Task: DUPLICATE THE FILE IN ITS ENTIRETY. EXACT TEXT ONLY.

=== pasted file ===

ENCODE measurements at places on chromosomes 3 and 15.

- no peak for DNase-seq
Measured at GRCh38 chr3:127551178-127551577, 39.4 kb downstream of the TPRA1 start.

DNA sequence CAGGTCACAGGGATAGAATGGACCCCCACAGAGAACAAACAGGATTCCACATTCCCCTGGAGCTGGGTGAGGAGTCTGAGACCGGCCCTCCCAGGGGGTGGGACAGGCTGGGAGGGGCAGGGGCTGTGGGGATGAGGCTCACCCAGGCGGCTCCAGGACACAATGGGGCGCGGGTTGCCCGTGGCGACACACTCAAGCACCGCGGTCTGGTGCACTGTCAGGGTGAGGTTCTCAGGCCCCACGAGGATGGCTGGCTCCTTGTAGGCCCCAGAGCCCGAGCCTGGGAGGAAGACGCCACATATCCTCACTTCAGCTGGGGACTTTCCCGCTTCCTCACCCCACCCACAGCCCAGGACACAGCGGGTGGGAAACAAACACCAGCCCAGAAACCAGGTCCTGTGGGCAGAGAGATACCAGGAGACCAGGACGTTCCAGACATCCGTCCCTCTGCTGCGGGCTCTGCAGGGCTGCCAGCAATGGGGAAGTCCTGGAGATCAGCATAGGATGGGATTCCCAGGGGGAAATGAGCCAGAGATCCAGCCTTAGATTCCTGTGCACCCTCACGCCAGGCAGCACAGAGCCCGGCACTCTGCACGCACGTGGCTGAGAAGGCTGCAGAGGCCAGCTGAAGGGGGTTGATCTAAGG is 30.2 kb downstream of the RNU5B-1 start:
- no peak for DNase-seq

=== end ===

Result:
ENCODE measurements at places on chromosomes 3 and 15.

- no peak for DNase-seq
Measured at GRCh38 chr3:127551178-127551577, 39.4 kb downstream of the TPRA1 start.

DNA sequence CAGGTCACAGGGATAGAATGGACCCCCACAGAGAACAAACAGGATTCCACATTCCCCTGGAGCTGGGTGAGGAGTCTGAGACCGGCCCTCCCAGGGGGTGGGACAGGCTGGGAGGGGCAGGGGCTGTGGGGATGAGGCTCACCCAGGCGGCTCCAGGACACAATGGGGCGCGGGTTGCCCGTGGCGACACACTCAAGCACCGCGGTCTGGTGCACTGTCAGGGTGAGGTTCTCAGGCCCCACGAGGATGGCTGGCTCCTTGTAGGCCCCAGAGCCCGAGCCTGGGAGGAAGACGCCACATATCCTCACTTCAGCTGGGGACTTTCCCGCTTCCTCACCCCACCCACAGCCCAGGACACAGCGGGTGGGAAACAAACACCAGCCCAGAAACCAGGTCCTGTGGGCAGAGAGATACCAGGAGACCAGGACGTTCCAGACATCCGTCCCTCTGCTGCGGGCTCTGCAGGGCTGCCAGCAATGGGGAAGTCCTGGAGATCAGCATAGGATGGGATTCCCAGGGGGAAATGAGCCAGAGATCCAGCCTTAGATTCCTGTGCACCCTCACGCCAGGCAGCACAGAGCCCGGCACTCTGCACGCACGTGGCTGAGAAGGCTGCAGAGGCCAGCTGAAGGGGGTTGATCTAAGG is 30.2 kb downstream of the RNU5B-1 start:
- no peak for DNase-seq